A New Dimension: Chapter Thirty

        “Who taught this sheep to drive!” yelled Alise as they whipped around another corner.
        “I don’t knoooowww!” Nebraska called as he strained against his seat belt on the next corner.
        “I drive good?” The sheep’s broken English would be adorable, if they weren’t hurtling down the road at a break neck speed, narrowly missing guard rails and trees along the way.
        “Do we have to go so fast?” Alise asked at the next break in the curves.
        “Well,” said Nebraska, “if Crimson is in the capital city, she might need our help.
        “That makes no sense,” said Alise, “we have no idea where Crimson is. It’s extremely unlikely that she’s in the capital city. Unless, of course, you know something I don’t know.”
        Nebraska stared out the window into the darkness. Dawn would come soon, and he didn’t know what hope they had of finding Crimson Hen, but they had to try. Something, he thought, something was telling him that the Sheep’s haste was warranted. He couldn’t say what for sure, but he felt in his bones that Crimson Hen needed him.
        “Where should we go to find Crimson Hen if she were in the capital?” Nebraska said out loud. Always make a plan. His stomach was in knots. He missed Crimson so badly, but he knew in his heart that she was still alive. He knew, somehow he knew that she still drew breath.
        “What about the airport?” Alise said.
        They all thought a minute about that.
        “No, no good,” said Nebraska, “she wouldn’t be able to get on a plane. She’s a hen, after all.” They were silent again. “The question is, where did she go when she disappeared?” No one had a good answer, and the sheep took another hard turn and they all strained against their seatbelts. “But if she had appeared nearby, she would have made her way back to us quickly. If not . . . who knows if she’d be able to get back to Lithuania.”
        Alise said, gently, “who knows if she’d know to come here.”
        They were silent a while. Then the sheep pointed at a sign they passed. “Port!” she shouted, and hit the brakes hard while spinning the steering wheel. Alise tumbled out of her seatbelt against the window, smearing her face against the glass. Nebraska slipped down into the wheel well. Somehow the Sheep was able to stay in their seat as the car took the exit from the highway on two wheels.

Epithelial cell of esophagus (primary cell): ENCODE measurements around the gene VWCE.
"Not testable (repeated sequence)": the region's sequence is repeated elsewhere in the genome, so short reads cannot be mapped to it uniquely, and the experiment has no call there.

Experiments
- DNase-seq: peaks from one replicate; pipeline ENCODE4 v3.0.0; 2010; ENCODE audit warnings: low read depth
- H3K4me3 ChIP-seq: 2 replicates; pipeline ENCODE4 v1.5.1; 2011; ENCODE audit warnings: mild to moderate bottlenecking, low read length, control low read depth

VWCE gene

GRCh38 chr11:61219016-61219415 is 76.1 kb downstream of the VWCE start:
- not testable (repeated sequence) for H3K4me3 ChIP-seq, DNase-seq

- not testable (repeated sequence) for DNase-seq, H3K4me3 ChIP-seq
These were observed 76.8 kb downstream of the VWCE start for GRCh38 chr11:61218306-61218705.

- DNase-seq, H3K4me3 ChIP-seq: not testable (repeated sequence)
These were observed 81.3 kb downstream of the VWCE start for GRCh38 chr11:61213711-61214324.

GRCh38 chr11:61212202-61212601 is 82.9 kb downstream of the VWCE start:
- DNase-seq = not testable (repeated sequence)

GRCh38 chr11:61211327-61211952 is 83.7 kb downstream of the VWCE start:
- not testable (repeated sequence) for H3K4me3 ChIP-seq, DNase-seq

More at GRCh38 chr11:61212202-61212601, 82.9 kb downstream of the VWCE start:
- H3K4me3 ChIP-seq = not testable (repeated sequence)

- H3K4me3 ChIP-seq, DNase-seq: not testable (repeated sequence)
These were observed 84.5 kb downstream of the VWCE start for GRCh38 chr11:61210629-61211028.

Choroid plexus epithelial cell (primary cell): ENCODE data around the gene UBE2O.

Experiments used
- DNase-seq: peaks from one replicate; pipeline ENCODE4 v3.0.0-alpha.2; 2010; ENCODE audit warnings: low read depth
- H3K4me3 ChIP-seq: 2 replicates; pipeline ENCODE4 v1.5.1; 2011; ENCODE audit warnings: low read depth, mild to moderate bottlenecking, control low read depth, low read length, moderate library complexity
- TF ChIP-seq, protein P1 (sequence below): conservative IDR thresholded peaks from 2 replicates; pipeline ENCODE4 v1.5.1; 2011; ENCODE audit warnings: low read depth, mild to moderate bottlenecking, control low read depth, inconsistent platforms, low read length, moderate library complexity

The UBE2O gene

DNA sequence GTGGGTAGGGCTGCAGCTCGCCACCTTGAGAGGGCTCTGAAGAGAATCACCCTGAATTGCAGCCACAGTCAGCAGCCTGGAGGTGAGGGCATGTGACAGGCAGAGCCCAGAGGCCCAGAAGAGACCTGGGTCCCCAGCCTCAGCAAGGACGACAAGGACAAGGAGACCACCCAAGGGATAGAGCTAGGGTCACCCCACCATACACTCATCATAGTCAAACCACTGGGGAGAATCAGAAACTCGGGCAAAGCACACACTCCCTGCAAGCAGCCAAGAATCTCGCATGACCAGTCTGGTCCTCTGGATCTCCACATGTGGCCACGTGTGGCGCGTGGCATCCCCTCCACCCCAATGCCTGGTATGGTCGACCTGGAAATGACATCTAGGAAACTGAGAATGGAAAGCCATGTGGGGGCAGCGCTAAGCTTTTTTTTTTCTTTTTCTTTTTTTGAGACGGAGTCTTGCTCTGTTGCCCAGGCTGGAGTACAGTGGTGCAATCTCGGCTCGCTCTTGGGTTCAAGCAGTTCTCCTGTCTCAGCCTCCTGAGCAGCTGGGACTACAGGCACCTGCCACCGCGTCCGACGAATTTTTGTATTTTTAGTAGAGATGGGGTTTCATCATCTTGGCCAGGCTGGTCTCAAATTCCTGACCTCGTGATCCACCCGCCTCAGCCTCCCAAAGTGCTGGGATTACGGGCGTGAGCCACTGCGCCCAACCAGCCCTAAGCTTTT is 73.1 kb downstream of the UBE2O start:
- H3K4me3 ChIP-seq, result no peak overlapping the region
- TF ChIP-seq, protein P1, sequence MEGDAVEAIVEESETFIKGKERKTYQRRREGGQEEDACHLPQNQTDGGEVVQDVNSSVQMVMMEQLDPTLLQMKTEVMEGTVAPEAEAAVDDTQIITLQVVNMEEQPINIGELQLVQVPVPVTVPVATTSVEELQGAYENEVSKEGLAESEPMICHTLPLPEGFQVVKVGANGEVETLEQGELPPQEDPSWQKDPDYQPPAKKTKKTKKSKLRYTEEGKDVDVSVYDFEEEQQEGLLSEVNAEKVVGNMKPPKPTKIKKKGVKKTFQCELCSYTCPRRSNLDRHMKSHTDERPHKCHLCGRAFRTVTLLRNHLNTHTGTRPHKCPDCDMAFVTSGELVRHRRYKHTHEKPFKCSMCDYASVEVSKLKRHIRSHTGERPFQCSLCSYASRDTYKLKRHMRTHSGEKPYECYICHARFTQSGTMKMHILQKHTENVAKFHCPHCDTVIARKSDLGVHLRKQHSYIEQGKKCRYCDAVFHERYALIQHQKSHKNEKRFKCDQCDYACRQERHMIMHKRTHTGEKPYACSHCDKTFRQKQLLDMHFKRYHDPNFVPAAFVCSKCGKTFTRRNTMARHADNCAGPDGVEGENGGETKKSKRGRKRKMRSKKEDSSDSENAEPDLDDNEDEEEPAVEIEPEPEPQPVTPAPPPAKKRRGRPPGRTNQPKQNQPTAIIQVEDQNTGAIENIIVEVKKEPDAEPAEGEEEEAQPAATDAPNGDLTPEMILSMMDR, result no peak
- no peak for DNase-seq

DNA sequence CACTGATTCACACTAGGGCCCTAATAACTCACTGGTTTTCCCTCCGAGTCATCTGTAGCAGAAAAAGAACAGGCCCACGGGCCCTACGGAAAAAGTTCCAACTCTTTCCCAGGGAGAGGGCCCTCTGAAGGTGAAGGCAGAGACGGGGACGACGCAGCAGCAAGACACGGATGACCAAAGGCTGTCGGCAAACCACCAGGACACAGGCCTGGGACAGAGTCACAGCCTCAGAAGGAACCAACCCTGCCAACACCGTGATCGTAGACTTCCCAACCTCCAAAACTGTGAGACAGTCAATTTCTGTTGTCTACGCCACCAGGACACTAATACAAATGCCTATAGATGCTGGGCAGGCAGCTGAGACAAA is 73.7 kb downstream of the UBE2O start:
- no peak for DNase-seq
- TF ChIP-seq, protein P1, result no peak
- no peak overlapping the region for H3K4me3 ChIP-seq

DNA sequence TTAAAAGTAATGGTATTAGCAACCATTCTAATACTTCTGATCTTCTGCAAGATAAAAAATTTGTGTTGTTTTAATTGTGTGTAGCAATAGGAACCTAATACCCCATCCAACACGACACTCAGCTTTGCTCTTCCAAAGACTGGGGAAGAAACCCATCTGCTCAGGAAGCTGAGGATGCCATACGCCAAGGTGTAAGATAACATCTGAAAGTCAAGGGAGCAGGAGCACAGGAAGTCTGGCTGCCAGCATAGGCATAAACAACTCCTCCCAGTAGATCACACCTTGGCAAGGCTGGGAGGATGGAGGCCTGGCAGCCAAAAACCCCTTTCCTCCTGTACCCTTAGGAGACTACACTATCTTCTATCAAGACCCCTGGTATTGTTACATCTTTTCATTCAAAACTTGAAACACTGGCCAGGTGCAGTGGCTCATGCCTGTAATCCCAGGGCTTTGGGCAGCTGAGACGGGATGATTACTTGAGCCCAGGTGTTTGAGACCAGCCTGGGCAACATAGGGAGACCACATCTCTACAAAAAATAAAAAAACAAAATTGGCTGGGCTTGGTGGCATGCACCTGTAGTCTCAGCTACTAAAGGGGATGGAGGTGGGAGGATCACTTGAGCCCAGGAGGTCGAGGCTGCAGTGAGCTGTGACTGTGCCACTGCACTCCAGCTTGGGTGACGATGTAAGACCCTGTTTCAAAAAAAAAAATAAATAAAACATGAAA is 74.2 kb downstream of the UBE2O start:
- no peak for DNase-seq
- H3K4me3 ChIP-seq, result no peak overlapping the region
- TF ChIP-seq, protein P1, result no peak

When they were back on the road, and all the car’s wheels were on the ground again, Alise said meekly, “Please, little Sheep, please don’t do that again.”
        Nebraska swallowed hard to keep from being sick. “Yes, please, don’t do that again.” After he recovered for a minute, he said, “what did you say?”
        The sheep smiled, “port! Where are boats.”
        The car was silent again as Nebraska and Alise digested this information. The sun was peaking above the horizon. “That … is a good idea,” said Nebraska. “We don’t really have a better plan. Let’s check out the port.”
        “Ok,” said Alise. “you’re right, we don’t have a better idea.”
        They drove on again in silence as the dawn broke around them. Soon, the three travelers began to see signs that they were approaching the port. Tall ships lined up along a narrow channel. The Sheep mercifully slowed the car to a reasonable speed.
        “What should we be looking for?” Alise asked?
        “I don’t know,” said Nebraska Rooster, “anything out of the ordinary?”
        They were silent for another minute or two as they crawled along the main road along the port area. Suddenly, the Sheep hit the brakes hard, throwing Nebraska Rooster into the windshield, and sent Alise tumbling forward against the back of the front seats.
        “What! Was that?” Alise said.
        “MmDrrrph Drr Drppfh,” Nebraska Rooster said from the footwell.
        “There!” Said the Sheep, pointing down the road and off to one side.
        Nebraska pulled himself up and looked where the Sheep was pointing. “My god!” he said.
        Alise pulled herself together and followed where the Sheep and Nebraska were looking. “Well, that’s got to be something, don’t you think?” she said.
        Down the road the little group could see truck after truck disgorging a huge contingent of army soldiers.
        “Yep,” said Nebraska Rooster who was letting a knowing smile cross his beak. “That looks like we’ve found Crimson.”
        The Sheep put the car into gear and inched forward. Then they parked the car behind a group of shipping containers. Carefully, they got out and inched their way around to a spot where they could see more clearly what was going on.
        Off in the distance they could see a large cargo ship coming to rest at the dockside. They could see dozens of soldiers dressed in all black with large guns stationed around the docking area, weapons at the ready. Then, they listened as a sound rose up into the morning air. It was singing. A beautiful sound of singing rose up and up and up. It was coming from the cargo ship, and it was getting louder.

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